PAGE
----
Friday, 26 April 2013

Confused by -ing and -ed adjectives? You won't be.

Two students are sitting in a lesson, trying hard to stay awake.  Student A turns to Student B and whispers "I'm boring."  Student B replies "I'm bored too."

Which one of them is right?  Do you get confused with -ing and -ed adjectives too?

The English language has an awful lot of them, and they are generally to do with reactions and emotions.  For example:

confusing / confused
fascinating / fascinated
interesting / interested
astounding / astounded
boring / bored
tiring / tired
amazing / amazed
exhausting / exhausted
frightening / frightened
baffling / baffled
amazing / amazed
shocking / shocked
surprising / surprised
dazzling / dazzled
daunting / daunted
depressing / depressed
...and many many more!

Simple Explanation:

The trick to remembering when to use the -ing form and when the -ed form, is that the -ing form is for something that has an effect on someone.  So a book is interesting - it causes you to experience interest.  An activity is tiring - it uses up all your energy and leaves you feeling like you want to lie down.

The -ed form, on the other hand, is for the person who has been affected.  So you are interested in reading the interesting book, and tired after doing the tiring activity.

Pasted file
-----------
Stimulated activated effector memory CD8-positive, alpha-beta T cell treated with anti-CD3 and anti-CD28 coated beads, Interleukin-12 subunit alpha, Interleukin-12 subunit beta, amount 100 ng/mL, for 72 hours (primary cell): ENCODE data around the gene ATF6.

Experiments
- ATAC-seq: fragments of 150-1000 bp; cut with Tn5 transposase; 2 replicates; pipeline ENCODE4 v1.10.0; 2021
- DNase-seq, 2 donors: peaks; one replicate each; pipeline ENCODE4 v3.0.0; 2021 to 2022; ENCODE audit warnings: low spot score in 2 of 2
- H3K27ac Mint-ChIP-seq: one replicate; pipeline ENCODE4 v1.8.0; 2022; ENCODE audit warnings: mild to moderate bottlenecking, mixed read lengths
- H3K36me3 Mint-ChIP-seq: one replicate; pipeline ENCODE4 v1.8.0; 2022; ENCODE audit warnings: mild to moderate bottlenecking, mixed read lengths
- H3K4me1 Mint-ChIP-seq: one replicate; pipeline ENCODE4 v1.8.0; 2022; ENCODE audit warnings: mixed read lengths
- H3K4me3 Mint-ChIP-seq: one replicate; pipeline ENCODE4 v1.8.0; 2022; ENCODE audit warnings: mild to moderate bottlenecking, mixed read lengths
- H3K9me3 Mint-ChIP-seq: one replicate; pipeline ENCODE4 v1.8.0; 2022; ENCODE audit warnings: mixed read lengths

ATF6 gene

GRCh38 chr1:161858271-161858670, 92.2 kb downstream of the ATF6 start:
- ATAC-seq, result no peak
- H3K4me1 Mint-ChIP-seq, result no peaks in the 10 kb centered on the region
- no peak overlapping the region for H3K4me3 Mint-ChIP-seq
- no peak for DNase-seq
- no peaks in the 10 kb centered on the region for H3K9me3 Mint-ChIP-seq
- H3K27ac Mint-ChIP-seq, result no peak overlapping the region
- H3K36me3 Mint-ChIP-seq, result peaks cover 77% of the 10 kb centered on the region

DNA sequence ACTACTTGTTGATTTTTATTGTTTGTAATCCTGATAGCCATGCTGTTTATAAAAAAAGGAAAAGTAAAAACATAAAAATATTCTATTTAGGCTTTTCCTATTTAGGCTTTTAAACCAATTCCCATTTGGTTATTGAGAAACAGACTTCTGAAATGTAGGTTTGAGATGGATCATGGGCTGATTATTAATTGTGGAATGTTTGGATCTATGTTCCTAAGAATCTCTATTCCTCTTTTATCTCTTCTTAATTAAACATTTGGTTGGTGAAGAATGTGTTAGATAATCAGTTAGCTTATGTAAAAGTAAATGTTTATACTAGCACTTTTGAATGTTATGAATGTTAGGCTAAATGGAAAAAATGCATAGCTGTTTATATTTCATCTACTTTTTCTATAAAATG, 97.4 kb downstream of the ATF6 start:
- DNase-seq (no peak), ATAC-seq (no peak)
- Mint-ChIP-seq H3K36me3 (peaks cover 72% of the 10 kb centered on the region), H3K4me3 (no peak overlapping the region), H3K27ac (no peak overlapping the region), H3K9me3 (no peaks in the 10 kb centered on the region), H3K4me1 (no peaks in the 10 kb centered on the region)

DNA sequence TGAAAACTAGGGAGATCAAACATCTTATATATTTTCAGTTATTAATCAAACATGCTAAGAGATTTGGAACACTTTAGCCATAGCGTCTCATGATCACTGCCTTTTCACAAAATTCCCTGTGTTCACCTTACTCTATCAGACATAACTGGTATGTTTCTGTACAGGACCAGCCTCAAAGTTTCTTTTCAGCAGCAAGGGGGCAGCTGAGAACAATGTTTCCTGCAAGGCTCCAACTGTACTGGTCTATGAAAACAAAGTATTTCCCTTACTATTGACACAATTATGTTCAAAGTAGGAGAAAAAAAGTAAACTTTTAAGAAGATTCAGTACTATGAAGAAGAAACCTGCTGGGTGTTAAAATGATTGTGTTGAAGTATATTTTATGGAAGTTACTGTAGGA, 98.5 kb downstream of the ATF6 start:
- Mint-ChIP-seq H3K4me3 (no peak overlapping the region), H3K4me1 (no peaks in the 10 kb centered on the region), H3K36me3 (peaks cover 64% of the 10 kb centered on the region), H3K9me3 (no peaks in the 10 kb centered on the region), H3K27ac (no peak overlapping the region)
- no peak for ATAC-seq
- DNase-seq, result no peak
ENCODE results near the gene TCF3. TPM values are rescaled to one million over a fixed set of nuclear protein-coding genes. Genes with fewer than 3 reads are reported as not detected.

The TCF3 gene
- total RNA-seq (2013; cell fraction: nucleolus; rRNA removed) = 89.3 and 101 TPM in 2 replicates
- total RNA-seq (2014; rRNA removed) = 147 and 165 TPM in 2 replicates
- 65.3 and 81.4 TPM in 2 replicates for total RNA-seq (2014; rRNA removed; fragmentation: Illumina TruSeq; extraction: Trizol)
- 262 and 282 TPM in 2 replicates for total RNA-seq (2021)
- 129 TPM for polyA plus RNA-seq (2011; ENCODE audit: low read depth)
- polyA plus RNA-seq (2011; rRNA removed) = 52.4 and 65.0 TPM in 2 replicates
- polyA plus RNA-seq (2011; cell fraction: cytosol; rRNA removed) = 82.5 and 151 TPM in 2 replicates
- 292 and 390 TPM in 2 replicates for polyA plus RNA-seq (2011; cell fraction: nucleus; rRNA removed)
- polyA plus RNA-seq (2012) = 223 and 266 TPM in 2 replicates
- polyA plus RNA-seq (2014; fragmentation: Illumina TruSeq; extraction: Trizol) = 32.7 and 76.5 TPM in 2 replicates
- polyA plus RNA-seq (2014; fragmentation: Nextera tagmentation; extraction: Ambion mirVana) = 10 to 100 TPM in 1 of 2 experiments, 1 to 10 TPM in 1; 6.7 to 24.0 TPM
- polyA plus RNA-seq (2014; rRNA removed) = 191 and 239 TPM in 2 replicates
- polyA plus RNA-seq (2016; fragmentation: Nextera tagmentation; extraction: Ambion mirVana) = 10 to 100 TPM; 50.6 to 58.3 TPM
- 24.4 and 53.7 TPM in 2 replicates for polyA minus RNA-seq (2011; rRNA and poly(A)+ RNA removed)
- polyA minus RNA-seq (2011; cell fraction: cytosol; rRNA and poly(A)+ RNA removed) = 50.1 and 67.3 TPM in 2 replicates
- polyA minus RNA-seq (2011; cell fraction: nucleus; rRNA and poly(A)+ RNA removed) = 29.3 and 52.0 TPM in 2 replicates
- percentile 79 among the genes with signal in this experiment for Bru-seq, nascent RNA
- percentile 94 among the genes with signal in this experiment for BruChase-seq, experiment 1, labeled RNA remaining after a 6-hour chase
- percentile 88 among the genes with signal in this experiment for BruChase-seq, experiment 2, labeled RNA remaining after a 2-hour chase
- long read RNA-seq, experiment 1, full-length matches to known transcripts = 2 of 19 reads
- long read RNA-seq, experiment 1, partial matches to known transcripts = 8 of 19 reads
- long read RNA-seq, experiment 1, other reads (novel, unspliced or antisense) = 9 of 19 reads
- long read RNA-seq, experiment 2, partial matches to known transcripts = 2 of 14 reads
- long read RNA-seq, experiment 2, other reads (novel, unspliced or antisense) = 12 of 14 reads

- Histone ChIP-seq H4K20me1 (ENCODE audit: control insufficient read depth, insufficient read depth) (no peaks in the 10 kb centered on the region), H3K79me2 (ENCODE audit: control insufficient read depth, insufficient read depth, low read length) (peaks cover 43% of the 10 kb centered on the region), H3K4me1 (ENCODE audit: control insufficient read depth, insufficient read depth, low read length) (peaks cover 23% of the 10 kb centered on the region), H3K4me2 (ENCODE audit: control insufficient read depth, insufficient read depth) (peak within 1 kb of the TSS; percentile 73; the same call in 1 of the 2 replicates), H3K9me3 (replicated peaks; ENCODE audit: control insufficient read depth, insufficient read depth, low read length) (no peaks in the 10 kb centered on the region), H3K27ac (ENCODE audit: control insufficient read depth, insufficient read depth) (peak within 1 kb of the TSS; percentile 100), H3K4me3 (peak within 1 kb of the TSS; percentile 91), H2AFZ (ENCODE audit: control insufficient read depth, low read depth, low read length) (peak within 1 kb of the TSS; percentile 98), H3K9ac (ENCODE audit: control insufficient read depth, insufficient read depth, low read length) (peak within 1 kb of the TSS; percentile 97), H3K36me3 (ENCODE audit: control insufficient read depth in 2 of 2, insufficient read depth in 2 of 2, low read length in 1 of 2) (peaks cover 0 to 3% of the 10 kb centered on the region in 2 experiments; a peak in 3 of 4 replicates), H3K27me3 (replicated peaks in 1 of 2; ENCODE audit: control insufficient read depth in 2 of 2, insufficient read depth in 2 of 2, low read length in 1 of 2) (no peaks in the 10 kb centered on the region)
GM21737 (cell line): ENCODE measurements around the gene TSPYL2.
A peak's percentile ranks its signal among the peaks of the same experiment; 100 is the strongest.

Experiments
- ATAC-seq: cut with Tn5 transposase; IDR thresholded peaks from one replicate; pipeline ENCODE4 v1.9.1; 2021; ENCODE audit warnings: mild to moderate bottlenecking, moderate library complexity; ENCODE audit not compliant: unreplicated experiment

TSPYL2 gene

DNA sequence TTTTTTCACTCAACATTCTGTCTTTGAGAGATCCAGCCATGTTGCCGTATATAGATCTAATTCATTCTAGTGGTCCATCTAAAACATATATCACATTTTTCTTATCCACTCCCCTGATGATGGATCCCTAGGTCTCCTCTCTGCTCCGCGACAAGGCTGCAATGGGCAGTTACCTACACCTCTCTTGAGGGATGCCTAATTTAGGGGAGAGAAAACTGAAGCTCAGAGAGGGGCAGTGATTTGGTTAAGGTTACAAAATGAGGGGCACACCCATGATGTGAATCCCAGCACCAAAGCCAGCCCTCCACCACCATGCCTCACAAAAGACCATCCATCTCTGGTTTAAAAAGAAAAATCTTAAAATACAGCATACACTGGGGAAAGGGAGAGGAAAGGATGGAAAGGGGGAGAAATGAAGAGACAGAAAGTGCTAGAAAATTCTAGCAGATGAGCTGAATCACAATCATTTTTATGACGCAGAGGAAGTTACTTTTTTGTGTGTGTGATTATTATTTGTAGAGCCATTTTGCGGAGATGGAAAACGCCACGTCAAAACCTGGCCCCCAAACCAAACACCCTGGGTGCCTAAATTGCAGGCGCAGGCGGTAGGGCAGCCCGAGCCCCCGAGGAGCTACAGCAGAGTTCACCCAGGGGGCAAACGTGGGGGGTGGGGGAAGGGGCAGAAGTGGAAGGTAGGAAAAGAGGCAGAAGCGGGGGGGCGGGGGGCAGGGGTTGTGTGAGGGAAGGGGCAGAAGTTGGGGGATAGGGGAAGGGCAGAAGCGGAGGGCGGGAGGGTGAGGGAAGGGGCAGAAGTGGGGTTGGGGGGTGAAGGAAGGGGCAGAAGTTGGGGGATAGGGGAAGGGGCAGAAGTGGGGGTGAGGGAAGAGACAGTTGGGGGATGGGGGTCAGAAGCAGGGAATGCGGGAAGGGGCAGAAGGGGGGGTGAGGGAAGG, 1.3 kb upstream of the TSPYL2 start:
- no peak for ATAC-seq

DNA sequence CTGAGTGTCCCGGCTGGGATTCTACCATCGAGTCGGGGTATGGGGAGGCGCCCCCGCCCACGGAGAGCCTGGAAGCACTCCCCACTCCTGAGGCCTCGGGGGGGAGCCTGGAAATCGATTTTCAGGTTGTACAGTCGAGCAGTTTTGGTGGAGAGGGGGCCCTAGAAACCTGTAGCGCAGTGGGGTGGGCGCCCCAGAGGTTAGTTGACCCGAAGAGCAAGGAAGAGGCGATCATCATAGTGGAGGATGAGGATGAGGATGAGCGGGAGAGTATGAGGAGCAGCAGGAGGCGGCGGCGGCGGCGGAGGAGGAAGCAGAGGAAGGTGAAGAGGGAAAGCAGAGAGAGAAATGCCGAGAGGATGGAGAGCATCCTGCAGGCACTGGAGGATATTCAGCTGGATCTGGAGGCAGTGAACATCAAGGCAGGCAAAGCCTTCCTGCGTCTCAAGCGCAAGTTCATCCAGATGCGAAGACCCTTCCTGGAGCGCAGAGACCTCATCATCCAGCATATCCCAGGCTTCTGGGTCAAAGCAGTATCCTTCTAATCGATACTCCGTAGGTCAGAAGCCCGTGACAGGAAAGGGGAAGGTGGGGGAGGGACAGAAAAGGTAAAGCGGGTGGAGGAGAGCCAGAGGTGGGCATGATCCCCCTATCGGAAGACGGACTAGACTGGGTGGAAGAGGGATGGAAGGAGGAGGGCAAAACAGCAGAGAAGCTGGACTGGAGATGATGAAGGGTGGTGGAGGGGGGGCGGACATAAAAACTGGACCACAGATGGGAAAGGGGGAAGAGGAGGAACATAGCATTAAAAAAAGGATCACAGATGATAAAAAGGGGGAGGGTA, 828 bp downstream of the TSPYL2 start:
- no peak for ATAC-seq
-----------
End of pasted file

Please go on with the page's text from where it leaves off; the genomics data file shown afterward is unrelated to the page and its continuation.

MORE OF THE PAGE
Not-quite-so-simple Explanation:

If it's helpful to put this all in more grammatical terms, remember that these -ing and -ed adjectives are made using the participles of verbs - to fascinate, to interest, to astound, etc.

Think of the -ing adjective as being active, and the -ed adjective as being passive.

For example: It was a boring lesson = The lesson bored me. - This is an active sentence, saying that the lesson had an effect on me.  The lesson is the subject of the verb.

He was a bored student = The student was bored (by the lesson).  - This is a passive sentence, saying that the student was affected by the lesson.

So to go back to our two students, it's B who is correct.  Both students are feeling bored.  It is the lesson that is boring, because it causes the feeling of boredom.  Possibly the teacher is boring too, but Student A is not!

Image from by @VictoriaB52 used under a CC Attribution Non-Commercial licence,

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